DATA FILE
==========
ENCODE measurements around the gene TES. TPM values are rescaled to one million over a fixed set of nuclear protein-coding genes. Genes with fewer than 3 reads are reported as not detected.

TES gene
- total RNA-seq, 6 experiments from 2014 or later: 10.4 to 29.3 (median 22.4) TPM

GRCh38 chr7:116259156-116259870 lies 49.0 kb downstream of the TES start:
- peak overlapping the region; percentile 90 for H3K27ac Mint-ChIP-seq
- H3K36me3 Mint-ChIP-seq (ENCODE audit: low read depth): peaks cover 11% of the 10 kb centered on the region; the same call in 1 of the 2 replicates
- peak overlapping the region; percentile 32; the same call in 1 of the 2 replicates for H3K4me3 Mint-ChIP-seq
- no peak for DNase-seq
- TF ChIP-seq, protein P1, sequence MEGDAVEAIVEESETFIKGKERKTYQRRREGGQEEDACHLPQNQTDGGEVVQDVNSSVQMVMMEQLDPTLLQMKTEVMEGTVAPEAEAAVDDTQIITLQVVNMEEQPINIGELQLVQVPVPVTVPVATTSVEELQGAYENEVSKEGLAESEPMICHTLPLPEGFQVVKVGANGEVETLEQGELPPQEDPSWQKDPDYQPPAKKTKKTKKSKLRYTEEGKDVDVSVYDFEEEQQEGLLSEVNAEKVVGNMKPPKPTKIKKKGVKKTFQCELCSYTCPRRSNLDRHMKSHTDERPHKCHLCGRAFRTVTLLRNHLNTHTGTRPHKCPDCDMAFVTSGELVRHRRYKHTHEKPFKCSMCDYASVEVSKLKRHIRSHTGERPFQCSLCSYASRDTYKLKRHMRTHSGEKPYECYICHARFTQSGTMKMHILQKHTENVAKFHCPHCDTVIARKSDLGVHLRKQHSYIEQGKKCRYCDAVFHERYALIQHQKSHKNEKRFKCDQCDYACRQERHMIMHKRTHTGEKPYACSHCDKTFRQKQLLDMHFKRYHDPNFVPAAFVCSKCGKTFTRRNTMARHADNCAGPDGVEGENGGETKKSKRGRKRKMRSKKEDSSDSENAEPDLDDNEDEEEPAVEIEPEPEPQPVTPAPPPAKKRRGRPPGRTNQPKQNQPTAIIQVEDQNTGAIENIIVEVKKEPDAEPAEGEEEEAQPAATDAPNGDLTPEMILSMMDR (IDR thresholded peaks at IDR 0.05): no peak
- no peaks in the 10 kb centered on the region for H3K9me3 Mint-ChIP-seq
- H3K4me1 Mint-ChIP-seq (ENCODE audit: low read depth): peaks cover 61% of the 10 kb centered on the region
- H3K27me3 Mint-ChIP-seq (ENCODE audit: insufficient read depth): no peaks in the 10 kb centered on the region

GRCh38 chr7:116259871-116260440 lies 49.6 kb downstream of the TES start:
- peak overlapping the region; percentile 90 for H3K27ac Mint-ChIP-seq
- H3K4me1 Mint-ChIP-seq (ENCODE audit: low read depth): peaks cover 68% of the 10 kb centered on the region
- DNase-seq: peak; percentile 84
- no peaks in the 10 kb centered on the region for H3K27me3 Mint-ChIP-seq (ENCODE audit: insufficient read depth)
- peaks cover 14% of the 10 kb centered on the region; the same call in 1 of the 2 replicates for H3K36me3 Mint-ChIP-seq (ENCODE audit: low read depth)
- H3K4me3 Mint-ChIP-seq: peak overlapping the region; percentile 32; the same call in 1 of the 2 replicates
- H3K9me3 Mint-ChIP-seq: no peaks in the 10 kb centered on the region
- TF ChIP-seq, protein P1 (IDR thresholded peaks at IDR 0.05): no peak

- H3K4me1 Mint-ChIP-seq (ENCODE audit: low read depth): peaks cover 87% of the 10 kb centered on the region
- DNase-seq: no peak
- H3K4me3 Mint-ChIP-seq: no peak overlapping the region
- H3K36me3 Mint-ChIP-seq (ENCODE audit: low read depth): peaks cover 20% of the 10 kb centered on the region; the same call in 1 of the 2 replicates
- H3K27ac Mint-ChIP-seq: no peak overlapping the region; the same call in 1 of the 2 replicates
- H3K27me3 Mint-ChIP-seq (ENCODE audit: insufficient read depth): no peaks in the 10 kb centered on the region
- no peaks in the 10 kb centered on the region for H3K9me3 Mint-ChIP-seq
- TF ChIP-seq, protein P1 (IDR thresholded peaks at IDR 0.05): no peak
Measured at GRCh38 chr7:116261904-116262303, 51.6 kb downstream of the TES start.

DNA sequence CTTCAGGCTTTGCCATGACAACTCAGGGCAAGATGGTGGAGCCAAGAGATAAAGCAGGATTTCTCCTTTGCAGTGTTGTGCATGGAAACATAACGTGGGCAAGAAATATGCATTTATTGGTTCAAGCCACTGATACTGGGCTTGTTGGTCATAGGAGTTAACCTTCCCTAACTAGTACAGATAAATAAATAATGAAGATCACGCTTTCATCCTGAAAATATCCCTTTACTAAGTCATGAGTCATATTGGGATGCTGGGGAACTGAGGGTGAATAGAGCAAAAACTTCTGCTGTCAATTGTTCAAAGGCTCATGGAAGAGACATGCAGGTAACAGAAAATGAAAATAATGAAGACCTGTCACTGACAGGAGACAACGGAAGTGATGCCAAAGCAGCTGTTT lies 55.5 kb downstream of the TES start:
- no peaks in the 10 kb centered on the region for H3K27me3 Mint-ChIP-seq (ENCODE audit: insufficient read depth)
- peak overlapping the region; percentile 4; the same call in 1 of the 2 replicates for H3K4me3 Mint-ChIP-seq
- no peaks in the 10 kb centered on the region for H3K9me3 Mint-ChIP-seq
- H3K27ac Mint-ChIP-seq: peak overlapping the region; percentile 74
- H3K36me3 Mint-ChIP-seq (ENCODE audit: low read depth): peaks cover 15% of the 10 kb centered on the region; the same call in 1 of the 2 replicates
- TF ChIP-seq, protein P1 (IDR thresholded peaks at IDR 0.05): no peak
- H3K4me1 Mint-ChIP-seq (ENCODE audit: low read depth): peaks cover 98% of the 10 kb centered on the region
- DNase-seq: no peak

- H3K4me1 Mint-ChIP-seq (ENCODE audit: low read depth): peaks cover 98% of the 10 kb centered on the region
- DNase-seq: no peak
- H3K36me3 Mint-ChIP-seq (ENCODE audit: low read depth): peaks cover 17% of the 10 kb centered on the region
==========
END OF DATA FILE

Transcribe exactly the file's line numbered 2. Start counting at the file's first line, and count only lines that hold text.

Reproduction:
TES gene